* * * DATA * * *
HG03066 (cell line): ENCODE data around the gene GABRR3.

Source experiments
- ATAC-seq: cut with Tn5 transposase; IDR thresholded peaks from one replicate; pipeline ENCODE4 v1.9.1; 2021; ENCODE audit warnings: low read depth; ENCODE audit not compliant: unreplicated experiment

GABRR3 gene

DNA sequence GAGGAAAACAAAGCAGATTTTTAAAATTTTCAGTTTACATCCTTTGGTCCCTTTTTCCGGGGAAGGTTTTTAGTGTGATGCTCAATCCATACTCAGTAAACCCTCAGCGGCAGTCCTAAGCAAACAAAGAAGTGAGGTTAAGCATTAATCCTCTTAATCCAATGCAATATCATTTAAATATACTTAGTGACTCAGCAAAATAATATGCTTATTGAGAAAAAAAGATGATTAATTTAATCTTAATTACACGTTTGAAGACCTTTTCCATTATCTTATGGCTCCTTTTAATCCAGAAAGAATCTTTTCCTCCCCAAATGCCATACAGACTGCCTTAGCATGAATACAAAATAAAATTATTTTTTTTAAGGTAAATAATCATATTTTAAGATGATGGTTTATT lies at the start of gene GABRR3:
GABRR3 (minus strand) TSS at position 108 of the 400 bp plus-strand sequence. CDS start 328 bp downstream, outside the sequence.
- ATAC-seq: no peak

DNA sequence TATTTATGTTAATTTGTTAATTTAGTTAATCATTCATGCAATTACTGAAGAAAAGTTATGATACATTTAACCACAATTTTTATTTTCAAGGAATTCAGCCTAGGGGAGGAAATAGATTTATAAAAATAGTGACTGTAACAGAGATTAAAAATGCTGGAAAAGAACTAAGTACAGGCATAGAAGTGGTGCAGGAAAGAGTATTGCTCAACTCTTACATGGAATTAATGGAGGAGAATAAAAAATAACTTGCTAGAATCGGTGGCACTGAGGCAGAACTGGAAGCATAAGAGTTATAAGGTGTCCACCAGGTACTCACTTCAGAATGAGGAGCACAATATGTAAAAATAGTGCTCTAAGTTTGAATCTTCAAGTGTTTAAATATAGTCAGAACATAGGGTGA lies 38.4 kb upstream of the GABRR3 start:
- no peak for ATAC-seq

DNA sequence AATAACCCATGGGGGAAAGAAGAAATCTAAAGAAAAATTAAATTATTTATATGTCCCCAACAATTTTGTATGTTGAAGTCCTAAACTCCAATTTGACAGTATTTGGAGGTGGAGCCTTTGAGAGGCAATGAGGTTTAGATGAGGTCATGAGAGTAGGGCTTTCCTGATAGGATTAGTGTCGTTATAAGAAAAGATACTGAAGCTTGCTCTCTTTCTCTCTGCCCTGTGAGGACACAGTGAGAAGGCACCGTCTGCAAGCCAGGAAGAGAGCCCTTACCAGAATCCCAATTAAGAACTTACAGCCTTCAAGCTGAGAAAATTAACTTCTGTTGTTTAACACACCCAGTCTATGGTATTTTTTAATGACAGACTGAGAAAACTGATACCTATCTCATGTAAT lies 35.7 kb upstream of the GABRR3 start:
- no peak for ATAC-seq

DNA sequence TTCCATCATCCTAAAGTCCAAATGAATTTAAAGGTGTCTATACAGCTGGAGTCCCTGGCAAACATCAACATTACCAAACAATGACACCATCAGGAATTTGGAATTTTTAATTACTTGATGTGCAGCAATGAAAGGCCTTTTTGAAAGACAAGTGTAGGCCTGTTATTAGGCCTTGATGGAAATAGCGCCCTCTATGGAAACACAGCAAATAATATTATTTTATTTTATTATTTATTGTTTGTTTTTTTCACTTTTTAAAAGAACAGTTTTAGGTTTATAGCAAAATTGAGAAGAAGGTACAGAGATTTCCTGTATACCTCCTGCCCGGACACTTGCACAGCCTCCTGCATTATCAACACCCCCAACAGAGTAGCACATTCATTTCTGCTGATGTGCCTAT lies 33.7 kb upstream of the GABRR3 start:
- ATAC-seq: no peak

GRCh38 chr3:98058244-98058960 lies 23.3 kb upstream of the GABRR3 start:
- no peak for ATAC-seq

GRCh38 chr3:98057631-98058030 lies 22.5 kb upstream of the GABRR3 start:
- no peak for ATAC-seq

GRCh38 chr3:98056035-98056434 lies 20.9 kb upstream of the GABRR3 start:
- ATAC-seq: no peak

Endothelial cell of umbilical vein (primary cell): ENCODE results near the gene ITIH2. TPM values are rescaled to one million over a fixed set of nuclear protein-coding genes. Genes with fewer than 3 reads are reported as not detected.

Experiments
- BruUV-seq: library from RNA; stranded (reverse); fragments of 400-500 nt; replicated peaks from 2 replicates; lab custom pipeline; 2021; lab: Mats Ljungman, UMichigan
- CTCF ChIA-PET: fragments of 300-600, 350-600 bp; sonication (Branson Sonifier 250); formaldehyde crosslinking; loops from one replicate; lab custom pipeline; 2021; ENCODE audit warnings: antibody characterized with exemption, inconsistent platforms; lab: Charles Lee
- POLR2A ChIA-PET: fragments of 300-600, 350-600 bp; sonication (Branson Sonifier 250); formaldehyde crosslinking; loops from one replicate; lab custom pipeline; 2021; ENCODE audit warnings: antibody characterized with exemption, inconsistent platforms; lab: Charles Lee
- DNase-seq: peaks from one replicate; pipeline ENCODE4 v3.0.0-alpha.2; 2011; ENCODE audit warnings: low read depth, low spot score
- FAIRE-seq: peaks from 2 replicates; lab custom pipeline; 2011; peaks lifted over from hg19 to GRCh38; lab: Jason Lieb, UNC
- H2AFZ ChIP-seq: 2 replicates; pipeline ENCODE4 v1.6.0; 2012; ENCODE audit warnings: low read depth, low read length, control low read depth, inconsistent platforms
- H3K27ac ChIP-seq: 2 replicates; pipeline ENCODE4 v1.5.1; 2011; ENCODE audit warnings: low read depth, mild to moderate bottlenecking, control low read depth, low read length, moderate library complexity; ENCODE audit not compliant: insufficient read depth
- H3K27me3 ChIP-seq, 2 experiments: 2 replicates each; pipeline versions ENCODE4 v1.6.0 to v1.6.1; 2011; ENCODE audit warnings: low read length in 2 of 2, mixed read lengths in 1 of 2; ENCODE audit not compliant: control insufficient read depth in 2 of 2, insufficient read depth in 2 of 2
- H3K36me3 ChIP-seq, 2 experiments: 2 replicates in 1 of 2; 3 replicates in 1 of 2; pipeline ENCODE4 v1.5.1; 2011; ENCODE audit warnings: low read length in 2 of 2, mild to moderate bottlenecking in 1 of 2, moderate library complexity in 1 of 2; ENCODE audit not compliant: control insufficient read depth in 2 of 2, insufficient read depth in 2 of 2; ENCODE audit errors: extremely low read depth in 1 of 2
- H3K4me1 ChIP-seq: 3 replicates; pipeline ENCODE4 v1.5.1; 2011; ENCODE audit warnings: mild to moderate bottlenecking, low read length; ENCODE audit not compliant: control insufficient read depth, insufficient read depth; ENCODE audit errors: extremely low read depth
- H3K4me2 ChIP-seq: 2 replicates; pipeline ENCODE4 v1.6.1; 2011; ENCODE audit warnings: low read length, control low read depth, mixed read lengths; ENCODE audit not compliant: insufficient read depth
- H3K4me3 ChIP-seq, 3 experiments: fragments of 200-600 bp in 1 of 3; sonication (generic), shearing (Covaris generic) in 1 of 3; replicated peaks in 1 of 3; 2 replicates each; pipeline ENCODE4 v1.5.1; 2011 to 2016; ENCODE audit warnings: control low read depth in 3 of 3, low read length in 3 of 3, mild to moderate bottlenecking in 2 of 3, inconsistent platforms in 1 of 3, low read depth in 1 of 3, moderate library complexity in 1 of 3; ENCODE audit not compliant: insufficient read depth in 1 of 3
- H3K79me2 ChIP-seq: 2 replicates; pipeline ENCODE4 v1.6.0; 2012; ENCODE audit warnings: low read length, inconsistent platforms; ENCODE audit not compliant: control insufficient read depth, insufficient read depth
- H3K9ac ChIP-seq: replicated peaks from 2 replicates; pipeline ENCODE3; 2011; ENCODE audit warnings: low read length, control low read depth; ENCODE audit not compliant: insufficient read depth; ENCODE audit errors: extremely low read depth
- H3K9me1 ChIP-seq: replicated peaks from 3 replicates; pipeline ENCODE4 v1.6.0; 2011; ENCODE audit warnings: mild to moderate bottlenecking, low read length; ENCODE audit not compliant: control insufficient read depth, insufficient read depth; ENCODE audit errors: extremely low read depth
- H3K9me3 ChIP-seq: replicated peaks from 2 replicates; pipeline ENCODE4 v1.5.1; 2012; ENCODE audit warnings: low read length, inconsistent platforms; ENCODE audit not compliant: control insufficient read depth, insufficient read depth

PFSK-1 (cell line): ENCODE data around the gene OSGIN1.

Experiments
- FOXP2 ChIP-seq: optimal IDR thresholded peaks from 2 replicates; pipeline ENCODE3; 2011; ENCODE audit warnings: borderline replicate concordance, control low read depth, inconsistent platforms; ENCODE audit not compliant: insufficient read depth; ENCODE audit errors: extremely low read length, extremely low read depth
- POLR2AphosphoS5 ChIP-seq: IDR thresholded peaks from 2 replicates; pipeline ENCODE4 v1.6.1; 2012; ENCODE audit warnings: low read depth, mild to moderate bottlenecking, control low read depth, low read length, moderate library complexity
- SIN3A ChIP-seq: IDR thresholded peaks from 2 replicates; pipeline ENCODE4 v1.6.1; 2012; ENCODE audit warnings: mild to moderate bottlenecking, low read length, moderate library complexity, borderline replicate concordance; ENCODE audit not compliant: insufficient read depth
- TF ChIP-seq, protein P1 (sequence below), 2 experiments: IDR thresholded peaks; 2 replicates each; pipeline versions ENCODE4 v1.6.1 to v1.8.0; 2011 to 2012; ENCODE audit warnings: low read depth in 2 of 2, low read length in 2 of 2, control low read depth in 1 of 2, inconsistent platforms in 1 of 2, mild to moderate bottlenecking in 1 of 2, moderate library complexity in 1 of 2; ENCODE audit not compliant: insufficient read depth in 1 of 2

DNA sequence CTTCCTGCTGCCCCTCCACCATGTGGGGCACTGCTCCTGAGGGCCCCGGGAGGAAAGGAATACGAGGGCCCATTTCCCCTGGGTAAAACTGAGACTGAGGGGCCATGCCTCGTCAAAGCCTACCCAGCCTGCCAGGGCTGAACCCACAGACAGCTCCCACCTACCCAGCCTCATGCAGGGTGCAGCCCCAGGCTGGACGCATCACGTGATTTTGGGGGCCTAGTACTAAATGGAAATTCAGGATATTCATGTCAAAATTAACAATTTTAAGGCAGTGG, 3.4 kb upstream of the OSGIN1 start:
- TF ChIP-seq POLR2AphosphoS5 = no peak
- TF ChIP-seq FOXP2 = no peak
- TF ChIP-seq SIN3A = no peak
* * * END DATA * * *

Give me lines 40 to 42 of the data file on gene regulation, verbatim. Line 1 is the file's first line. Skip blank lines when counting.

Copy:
- FOXP2 ChIP-seq: optimal IDR thresholded peaks from 2 replicates; pipeline ENCODE3; 2011; ENCODE audit warnings: borderline replicate concordance, control low read depth, inconsistent platforms; ENCODE audit not compliant: insufficient read depth; ENCODE audit errors: extremely low read length, extremely low read depth
- POLR2AphosphoS5 ChIP-seq: IDR thresholded peaks from 2 replicates; pipeline ENCODE4 v1.6.1; 2012; ENCODE audit warnings: low read depth, mild to moderate bottlenecking, control low read depth, low read length, moderate library complexity
- SIN3A ChIP-seq: IDR thresholded peaks from 2 replicates; pipeline ENCODE4 v1.6.1; 2012; ENCODE audit warnings: mild to moderate bottlenecking, low read length, moderate library complexity, borderline replicate concordance; ENCODE audit not compliant: insufficient read depth